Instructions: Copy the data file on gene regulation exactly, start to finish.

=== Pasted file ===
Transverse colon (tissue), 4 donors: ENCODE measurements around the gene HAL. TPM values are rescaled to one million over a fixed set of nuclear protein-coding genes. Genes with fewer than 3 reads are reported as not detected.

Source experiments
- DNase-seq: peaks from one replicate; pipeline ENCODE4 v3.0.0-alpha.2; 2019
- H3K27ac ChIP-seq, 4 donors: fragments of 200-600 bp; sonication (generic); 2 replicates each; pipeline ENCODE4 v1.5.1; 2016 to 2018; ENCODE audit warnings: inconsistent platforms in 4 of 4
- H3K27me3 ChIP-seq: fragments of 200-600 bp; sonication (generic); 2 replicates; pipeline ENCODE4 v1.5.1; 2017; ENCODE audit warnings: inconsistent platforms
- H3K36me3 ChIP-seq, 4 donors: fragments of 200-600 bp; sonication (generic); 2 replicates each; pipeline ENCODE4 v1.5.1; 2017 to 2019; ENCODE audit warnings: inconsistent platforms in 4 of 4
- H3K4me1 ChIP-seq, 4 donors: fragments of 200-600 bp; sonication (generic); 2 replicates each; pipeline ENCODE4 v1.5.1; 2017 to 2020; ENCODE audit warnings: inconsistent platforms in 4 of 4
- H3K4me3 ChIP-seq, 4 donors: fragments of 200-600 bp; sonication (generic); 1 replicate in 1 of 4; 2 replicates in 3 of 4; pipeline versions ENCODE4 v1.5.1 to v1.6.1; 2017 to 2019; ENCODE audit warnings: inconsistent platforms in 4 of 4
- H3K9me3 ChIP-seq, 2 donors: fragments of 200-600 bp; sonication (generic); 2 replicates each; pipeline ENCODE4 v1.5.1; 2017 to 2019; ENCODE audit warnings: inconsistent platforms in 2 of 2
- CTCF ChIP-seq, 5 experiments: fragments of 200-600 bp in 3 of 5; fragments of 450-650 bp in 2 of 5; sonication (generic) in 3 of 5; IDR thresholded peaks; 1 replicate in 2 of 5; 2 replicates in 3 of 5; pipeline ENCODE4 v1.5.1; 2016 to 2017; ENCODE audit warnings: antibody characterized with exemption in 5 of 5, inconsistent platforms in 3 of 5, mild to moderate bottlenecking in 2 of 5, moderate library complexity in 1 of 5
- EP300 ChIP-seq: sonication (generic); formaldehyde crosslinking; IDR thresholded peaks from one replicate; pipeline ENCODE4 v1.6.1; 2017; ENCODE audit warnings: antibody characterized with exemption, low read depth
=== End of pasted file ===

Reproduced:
Transverse colon (tissue), 4 donors: ENCODE measurements around the gene HAL. TPM values are rescaled to one million over a fixed set of nuclear protein-coding genes. Genes with fewer than 3 reads are reported as not detected.

Source experiments
- DNase-seq: peaks from one replicate; pipeline ENCODE4 v3.0.0-alpha.2; 2019
- H3K27ac ChIP-seq, 4 donors: fragments of 200-600 bp; sonication (generic); 2 replicates each; pipeline ENCODE4 v1.5.1; 2016 to 2018; ENCODE audit warnings: inconsistent platforms in 4 of 4
- H3K27me3 ChIP-seq: fragments of 200-600 bp; sonication (generic); 2 replicates; pipeline ENCODE4 v1.5.1; 2017; ENCODE audit warnings: inconsistent platforms
- H3K36me3 ChIP-seq, 4 donors: fragments of 200-600 bp; sonication (generic); 2 replicates each; pipeline ENCODE4 v1.5.1; 2017 to 2019; ENCODE audit warnings: inconsistent platforms in 4 of 4
- H3K4me1 ChIP-seq, 4 donors: fragments of 200-600 bp; sonication (generic); 2 replicates each; pipeline ENCODE4 v1.5.1; 2017 to 2020; ENCODE audit warnings: inconsistent platforms in 4 of 4
- H3K4me3 ChIP-seq, 4 donors: fragments of 200-600 bp; sonication (generic); 1 replicate in 1 of 4; 2 replicates in 3 of 4; pipeline versions ENCODE4 v1.5.1 to v1.6.1; 2017 to 2019; ENCODE audit warnings: inconsistent platforms in 4 of 4
- H3K9me3 ChIP-seq, 2 donors: fragments of 200-600 bp; sonication (generic); 2 replicates each; pipeline ENCODE4 v1.5.1; 2017 to 2019; ENCODE audit warnings: inconsistent platforms in 2 of 2
- CTCF ChIP-seq, 5 experiments: fragments of 200-600 bp in 3 of 5; fragments of 450-650 bp in 2 of 5; sonication (generic) in 3 of 5; IDR thresholded peaks; 1 replicate in 2 of 5; 2 replicates in 3 of 5; pipeline ENCODE4 v1.5.1; 2016 to 2017; ENCODE audit warnings: antibody characterized with exemption in 5 of 5, inconsistent platforms in 3 of 5, mild to moderate bottlenecking in 2 of 5, moderate library complexity in 1 of 5
- EP300 ChIP-seq: sonication (generic); formaldehyde crosslinking; IDR thresholded peaks from one replicate; pipeline ENCODE4 v1.6.1; 2017; ENCODE audit warnings: antibody characterized with exemption, low read depth